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Digital agency Tribal DBB gets the silent treatment, thanks to felt Digital agency Tribal DBB gets the silent treatment, thanks to felt A curved seating area takes its form from the building's spiral staircase A curved seating area takes its form from the building's spiral staircase Felt softens a rigid seating plan (just don't mistake it for a inboard) Felt softens a rigid seating plan (just don't mistake it for a inboard)
18 Oct 2011

Tribal by i29

Words by  Photo by i29
  • Architect: i29
  • Client: Tribal DDB
  • Location: Amsterdam, The Netherlands
  • Cost: €450,000
  • Duration: November 2010 - July 2011
  • Floor Space: 650sq m

Welcome to Office 04, Dutch architects i29’s latest work. It’s in Amsterdam, designed for global advertisers Tribal DDB, which describes itself as “the greatest digitally-centric agency in the world.” With statements like this one might expect an uber-tech workplace that comes complete with hoverbike rack and teleporter pads. Not so. In reality the client restrained itself to a simple monochrome palette that prioritises functionality, chiming with the project’s understated sequential moniker.

i29 is a practice big on materiality, but small on colour, as demonstrated in their work for another Amsterdam ad agency, Gummo, where the architects reanimated second-hand furniture with spray-on black rubber paint. As i29 partner Jeroen Dellensen explains, the two-tone approach that served them so well for Gummo led Tribal DDB to invite the practice to pitch for their new fit-out.

Tribal DDB are part of global giants DDB, but with the insatiable market for all things digital, the techie wing spread into its own floor of the Amsterdam office. The trick for i29 was how to create a different (but not too different) identity for Tribal DDB. Where paint held the key for Gummo, here the architects went for wool felt – a material they had no experience working with. Dellensen explains how the concept came about: “We had to remove a lot of walls so we came up with this concept of wrapping the building up in fabric to cover all the scars we would make.” Impressed with
this surgical metaphor, i29 got the job, edging out two rival practices in the process.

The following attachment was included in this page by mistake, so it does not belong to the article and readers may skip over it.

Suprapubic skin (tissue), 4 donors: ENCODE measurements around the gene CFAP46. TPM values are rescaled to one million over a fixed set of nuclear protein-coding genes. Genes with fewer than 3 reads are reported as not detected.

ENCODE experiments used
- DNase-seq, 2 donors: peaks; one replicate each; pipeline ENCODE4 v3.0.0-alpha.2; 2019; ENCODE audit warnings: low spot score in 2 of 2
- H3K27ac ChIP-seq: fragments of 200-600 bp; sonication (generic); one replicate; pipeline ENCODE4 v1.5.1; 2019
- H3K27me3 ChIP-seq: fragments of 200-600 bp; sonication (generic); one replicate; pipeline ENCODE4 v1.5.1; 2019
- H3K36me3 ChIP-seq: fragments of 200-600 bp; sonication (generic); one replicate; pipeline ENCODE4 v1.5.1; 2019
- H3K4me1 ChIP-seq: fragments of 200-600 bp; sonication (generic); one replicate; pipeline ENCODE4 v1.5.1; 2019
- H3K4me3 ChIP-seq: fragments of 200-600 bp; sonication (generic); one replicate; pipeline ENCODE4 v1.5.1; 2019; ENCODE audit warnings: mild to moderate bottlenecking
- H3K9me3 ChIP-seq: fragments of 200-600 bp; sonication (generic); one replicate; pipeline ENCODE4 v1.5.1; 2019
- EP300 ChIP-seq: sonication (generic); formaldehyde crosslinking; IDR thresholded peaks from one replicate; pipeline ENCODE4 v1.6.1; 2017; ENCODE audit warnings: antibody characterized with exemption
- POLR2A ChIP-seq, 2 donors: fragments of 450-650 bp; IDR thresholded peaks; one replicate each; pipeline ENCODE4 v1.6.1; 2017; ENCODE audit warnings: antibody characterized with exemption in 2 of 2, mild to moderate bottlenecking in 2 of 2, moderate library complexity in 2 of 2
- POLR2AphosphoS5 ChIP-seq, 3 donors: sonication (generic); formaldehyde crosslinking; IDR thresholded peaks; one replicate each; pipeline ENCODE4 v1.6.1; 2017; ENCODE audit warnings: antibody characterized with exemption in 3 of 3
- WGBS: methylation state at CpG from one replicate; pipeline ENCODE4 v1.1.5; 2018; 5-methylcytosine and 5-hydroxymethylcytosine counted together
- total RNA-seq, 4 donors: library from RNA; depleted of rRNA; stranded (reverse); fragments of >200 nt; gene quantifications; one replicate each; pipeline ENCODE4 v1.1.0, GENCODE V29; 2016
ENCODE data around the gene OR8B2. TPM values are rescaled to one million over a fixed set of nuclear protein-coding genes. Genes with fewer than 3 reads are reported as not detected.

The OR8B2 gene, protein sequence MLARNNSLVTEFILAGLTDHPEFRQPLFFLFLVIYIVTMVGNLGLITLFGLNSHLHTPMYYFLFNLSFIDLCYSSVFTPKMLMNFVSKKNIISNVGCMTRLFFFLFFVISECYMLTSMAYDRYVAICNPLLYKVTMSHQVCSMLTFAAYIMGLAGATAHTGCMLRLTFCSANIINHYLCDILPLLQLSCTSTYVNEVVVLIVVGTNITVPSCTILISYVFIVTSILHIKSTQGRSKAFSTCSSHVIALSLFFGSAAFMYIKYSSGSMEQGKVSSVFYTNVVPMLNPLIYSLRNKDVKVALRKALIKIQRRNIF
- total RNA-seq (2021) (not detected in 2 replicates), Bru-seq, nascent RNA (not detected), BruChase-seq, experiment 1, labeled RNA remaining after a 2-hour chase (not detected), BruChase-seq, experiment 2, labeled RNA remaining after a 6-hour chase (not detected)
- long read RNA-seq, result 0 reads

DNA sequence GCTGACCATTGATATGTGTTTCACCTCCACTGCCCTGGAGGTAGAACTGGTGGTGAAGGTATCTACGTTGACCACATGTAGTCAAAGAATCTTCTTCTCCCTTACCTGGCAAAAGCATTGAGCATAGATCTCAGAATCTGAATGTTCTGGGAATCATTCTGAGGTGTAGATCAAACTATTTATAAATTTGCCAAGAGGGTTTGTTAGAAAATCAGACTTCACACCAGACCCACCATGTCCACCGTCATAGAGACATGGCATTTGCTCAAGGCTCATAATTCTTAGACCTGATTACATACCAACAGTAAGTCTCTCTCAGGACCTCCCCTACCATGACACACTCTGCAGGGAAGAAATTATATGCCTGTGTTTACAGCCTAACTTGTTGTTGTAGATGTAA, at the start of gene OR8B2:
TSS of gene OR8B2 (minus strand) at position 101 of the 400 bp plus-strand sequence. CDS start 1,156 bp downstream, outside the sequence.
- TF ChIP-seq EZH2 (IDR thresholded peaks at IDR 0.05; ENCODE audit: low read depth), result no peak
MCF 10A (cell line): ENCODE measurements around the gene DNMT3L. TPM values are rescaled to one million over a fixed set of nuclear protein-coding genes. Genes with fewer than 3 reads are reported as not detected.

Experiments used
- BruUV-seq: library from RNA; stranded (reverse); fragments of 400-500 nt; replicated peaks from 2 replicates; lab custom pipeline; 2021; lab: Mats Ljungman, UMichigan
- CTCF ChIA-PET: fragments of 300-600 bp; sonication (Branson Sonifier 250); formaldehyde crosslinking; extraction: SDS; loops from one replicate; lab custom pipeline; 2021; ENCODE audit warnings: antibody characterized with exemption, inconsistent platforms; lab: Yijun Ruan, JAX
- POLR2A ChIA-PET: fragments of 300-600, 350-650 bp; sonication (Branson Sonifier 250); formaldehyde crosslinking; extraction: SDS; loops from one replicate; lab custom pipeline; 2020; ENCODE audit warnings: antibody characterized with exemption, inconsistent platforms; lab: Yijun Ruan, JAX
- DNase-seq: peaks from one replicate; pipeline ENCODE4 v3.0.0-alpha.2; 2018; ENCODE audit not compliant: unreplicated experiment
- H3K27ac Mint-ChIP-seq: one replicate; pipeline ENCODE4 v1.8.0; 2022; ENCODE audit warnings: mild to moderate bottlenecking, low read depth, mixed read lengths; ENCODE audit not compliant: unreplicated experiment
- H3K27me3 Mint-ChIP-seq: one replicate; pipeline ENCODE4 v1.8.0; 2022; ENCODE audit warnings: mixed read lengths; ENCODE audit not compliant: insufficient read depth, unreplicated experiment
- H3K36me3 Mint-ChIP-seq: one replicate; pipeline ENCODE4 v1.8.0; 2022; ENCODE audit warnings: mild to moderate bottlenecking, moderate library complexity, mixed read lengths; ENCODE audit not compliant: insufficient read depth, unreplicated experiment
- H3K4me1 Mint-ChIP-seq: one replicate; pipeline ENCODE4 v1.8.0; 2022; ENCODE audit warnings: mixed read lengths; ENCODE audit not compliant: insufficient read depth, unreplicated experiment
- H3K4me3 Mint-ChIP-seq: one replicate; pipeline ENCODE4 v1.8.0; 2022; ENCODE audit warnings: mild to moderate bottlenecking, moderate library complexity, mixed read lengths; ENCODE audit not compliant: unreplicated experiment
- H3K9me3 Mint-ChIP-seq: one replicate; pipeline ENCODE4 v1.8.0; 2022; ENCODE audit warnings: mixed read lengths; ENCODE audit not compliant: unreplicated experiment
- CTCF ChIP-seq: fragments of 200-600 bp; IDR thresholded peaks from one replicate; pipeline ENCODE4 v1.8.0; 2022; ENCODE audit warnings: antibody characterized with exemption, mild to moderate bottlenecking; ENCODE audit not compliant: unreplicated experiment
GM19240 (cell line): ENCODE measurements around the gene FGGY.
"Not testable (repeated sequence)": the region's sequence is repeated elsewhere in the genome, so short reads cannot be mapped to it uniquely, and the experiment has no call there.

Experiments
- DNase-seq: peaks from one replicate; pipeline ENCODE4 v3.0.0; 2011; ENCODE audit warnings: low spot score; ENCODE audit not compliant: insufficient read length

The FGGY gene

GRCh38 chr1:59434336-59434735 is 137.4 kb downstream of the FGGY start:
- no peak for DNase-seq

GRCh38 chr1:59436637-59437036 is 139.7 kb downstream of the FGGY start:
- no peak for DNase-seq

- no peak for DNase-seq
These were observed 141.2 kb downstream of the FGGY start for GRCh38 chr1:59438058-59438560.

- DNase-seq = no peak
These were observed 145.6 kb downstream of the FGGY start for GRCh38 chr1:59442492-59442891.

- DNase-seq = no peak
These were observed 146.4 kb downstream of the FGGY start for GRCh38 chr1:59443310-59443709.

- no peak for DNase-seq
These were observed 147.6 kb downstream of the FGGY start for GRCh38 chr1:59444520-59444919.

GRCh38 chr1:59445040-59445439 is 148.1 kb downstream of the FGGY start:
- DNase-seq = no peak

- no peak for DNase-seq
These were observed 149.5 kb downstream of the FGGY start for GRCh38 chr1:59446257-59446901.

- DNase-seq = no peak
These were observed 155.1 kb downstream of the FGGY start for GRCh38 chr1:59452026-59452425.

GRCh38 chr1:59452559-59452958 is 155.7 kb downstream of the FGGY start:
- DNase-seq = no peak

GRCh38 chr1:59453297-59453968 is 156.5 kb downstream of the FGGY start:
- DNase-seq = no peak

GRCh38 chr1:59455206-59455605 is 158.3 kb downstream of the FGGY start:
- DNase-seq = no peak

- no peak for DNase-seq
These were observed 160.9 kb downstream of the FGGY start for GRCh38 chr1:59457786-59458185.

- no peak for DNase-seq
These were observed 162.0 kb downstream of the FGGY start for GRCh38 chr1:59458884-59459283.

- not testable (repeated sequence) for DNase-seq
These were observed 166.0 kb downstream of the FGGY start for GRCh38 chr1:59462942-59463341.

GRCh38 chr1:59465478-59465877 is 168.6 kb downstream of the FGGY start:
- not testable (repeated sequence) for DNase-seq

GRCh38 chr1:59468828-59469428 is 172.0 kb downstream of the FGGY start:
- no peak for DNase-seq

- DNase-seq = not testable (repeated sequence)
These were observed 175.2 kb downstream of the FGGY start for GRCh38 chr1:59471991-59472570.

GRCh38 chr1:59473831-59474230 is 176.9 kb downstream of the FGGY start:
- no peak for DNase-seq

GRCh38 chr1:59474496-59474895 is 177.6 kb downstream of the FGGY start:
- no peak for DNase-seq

The architects had to work around certain elements of the building. The floorplate is L-shaped with a spiral staircase at its corner, so i29 decided to incorporate the staircase into the social space. Mimicking its curves, the practice also created a pair of small semi-circular seats, one sited around a table for small collaborative meetings or work, the other larger space in front of a digital screen. “We tried to use the staircase to our advantage and it became like a landscape,” says Dellensen. “It works in an abstract way.” This being a company of young creatives, staff often use the larger space for gaming, Dellensen adds.

Branching off this hub to make the bottom of the L-shape are open-plan workspaces with a salubrious view over a nearby golf course. Attending to Tribal’s tendency to work in small teams, the desks are broken into modules of six and four. In these spaces the acoustic properties of felt come into their own. “Everyone wants an open-plan office, but they can be really noisy. The fabric makes it almost completely silent,” says Dellensen. Aside from soundproofing, the felt counterbalances the project’s rigid lines, adding a softness to the monochrome palette. This came from the company’s identity, which i29 interpreted as friendly, but super-professional.

With no previous experience, felt proved a tricky material to get to grips with, making the execution of the design the toughest aspect of the project. Felt tends to bubble up, according to Dellensen, which meant difficulties achieving the requisite tautness. And there’s so much felt that there was a danger that the walls would end up getting used as a pinboard. Predicting this, the practice made the majority of white walls magnetic.

i29 designed what they describe as telephone booths – smaller one- or two-person boxes that hang from the ceiling. As the nickname suggests these pods are intended for phone calls or solitary working. For intense strategising, i29 included three “war rooms”, a euphemism that tells you all you need to know about the advertising biz. There were supposed to be six of them – which could probably constitute a war cabinet – but in the time between design and construction, Tribal recruited another 20 tribesmen, upping the need for desk space. Luckily, i29 designed the project with plenty of room for expansion.

Because of the project’s size (650sq m) the budget was a healthy one, just as well considering Tribal’s desire to inhabit the best office in Amsterdam. But its pockets were not bottomless. “It wasn’t like they said ‘do what you like.’ We had to fight for things,” says Dellensen.

i29 are not great believers in loud splashes of colour, because they think that too much visual noise distracts from the finer points of the design. But there is another layer to this project. It is not an architect seeking to define its client; rather an architect putting things in place so the client can grow and explore its own identity.


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